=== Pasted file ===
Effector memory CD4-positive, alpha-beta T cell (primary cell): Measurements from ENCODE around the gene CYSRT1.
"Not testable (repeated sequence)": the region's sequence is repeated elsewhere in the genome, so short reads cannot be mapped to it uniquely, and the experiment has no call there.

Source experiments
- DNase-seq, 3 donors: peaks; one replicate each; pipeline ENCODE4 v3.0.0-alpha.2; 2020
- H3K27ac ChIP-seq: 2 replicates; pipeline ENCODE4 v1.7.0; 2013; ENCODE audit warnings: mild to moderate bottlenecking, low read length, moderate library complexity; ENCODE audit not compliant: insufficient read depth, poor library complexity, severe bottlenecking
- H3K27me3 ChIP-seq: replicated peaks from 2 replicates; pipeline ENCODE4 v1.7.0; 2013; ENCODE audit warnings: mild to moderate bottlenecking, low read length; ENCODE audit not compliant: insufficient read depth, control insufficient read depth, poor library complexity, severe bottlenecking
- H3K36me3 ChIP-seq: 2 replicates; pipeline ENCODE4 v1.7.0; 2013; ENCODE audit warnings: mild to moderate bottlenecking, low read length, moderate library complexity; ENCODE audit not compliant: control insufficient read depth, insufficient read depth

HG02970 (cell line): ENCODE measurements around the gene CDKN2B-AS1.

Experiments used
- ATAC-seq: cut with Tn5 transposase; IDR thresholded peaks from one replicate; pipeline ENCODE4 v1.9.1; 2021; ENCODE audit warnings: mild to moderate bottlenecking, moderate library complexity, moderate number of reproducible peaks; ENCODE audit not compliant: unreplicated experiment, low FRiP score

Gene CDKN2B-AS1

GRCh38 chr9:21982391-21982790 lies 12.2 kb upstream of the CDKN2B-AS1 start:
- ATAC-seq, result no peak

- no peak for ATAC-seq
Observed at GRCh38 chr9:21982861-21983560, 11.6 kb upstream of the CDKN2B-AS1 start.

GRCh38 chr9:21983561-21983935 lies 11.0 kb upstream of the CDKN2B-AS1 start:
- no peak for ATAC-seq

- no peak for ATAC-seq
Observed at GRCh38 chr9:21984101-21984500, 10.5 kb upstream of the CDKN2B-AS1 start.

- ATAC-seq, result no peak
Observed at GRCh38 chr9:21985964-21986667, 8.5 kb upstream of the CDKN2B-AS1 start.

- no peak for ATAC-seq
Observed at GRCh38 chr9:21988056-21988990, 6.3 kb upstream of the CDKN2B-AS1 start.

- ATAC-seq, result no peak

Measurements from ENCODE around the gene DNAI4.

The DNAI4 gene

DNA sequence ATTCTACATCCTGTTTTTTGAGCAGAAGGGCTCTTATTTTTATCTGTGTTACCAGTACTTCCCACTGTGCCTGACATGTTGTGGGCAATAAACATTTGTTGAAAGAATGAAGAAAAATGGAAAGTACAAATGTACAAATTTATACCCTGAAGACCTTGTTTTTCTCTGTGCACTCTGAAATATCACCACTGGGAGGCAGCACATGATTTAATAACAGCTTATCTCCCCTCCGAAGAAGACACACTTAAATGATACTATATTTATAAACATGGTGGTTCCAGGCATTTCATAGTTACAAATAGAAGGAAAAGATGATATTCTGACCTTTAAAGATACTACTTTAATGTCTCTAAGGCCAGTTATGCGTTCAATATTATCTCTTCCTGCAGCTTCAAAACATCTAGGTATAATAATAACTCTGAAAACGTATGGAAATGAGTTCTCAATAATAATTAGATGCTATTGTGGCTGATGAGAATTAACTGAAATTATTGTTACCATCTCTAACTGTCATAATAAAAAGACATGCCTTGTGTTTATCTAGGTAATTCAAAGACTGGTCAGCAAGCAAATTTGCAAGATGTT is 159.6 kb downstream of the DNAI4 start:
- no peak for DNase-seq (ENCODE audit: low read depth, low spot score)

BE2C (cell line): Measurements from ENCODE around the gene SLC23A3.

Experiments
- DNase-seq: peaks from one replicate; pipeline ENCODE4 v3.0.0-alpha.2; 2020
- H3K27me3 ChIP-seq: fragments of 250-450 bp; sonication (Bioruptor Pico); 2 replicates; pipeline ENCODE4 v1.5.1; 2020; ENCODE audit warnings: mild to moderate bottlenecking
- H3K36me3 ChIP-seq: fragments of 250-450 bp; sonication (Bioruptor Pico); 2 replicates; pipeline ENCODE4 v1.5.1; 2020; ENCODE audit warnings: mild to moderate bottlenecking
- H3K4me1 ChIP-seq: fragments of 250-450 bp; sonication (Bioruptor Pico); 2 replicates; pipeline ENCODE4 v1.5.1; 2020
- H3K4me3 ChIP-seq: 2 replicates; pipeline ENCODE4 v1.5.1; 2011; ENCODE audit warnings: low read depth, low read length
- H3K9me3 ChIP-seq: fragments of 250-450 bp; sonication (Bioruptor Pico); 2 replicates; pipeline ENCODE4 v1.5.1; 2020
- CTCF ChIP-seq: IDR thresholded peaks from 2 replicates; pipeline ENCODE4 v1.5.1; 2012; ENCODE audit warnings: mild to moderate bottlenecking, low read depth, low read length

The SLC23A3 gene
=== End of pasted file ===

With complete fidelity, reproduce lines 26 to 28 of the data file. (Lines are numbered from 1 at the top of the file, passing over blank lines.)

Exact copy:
The DNAI4 gene

DNA sequence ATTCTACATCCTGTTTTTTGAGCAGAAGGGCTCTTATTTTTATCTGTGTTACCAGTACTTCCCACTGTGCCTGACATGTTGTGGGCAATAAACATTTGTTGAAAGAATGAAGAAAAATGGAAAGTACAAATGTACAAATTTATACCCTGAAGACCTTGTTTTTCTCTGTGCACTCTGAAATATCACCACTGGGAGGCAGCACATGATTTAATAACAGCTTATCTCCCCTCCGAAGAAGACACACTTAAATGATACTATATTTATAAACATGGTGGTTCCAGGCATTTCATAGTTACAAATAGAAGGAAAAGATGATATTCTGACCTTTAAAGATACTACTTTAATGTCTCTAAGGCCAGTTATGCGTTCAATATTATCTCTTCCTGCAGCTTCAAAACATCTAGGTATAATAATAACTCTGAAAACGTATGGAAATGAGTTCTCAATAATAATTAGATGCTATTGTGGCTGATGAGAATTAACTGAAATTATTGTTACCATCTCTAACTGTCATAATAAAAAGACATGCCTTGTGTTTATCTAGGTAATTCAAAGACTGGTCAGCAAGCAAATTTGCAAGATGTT is 159.6 kb downstream of the DNAI4 start:
- no peak for DNase-seq (ENCODE audit: low read depth, low spot score)